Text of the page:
Zen and the Art of Motordrive (thoughts on teaching/part 2)

Continued from previous post: In those workshops, I work to get the students to do many things such as assemble a set of images with a point of view or to use light and shadow to improve their images. First, they must master the machine in their hands, the camera. Much of the time is spent on buttons and settings. F-stops and shutter speeds dominate the conversations.

It takes more than one class, but occasionally the more dedicated ones understand. They accept that they have to learn their cameras, any cameras, like they know the tools they use in their “paying” professions. Many of my students are accomplished in other fields before turning to photography. Surgeons have their scalpels, lawyers their words and mathematicians their numbers. We have our cameras, which in the best hands become intuitively operated extensions of the photographer.

They need to practice and to practice again. They eventually arrive at a Zen-like moment, when they instinctively, rapidly and even unconsciously can make the camera to do exactly what they want. It is hard, focused, critical work, requiring patience. I know from the feedback I get from my students that I do not usually get them to a Zen-like state. But I do usually get them on the road to that goal, and knowing which road to take is half the battle.

Many people teach classes where the words “Zen” and “photography” are intertwined. From students and workshop directors, I hear over and over how these teachers focus on meditation, spirituality and the like. They also tell me that few of these instructors get their students any closer to the kind of real mastery that Zen requires.

The students that I speak with after these so-called Zen focused classes tell remarkably similar stories about the lessons learned. They say the one bit of guidance they appreciate is to “turn off the motor drive”. In theory it is not bad advice if it gets them to contemplate their photographic compositions more deliberately. But switching off one setting is not the kind of disciplined work that any serious Zen practitioner has to master.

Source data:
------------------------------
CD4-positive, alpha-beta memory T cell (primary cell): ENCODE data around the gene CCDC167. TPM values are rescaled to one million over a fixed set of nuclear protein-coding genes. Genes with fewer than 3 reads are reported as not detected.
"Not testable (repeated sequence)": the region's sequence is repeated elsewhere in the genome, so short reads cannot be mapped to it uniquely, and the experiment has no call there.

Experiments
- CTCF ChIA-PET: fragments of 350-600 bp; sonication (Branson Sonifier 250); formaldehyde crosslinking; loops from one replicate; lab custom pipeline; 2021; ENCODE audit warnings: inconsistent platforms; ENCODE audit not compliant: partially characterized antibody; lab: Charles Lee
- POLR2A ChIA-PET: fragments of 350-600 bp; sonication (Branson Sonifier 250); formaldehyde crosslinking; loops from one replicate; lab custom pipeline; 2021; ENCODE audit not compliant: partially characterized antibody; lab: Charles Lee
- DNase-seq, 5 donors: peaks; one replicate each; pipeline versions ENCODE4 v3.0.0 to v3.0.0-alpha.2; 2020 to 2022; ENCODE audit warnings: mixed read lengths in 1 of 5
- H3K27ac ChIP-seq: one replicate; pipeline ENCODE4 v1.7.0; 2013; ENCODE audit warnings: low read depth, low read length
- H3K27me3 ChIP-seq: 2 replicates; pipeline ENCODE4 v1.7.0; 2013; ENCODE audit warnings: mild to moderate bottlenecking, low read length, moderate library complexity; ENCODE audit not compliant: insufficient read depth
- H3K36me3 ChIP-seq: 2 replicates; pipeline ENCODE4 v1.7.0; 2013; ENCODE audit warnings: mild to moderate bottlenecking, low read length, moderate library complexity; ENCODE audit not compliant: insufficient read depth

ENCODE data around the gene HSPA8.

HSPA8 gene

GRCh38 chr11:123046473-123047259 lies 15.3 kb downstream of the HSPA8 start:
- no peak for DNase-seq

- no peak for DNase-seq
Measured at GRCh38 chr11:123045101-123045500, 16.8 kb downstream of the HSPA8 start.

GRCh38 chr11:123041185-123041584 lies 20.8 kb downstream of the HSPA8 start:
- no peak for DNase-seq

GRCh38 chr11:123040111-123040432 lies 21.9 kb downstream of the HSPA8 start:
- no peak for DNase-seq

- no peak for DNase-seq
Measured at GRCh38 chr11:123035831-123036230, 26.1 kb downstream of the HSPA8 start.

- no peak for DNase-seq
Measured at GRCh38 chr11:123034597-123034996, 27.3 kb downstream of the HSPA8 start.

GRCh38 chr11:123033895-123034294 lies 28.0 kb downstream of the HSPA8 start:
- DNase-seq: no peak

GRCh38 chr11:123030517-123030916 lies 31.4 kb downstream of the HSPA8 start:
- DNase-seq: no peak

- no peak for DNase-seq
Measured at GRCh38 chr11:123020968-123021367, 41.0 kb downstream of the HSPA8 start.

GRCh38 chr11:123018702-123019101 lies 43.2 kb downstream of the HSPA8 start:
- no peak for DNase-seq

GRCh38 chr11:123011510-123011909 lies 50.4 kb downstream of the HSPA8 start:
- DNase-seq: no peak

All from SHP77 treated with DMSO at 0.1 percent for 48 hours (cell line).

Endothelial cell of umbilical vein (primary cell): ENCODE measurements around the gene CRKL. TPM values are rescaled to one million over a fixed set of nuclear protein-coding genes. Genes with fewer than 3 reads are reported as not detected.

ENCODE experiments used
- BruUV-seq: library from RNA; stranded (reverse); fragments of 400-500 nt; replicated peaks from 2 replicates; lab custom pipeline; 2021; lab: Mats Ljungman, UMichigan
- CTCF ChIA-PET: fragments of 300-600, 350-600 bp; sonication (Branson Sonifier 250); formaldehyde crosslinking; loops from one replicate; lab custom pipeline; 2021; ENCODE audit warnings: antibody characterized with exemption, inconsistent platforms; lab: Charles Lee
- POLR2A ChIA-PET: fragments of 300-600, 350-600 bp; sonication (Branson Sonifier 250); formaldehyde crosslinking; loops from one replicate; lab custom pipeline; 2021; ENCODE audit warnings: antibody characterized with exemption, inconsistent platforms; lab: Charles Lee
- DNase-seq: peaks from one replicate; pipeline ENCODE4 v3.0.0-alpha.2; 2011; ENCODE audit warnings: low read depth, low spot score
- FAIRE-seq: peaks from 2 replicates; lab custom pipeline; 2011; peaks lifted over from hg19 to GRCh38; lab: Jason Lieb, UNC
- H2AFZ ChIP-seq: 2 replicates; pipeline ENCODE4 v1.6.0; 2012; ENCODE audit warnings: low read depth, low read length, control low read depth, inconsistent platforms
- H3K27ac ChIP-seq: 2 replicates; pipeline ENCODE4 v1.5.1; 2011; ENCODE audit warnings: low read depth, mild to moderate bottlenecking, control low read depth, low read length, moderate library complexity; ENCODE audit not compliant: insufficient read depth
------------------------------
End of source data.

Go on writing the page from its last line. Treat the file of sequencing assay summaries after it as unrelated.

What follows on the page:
That idea, practicing a skill till you reach a Zen-like mastery came up again recently. I was encountering still another teaching style in the motorcycle riding class that I had to pass to get my motorcycle license. Though I had ridden for years when I was young, I was completely out of practice. The course was both a legal requirement and a welcome refresher course.

I doubt that the instructor would tolerate me describing him as a Zen practitioner. Rather, he was a heavy-set, middle-aged guy, teaching us a few skills and trying to keep us from getting hurt. Each technique that he demonstrated reminded us how effortless his execution was. Every time he glided to a stop afterwards, he silently highlighted how much practice lay ahead of us. I am not sure he would have thought of it, but it was clear he had absorbed all the lessons of all of his teachers and predecessors.

For him (and for me) riding a motorcycle required an intuitive, Zen-like command of the controls. So these days I continue my photography, trying to hold onto the Zen level skills I have developed over decades. I have decades ahead of practice on the motorcycle, to reach anything near a similar state of mastery.

I actually think the motorcycle has improved my photography. Riding requires an exponentially higher level of awareness of what’s around you. It also requires an intensity of focus and the ability to react to anything that happens. But unlike in photography, where the consequences of failure are only a lousy photograph, the consequences of failure on a motorcycle are so much higher.

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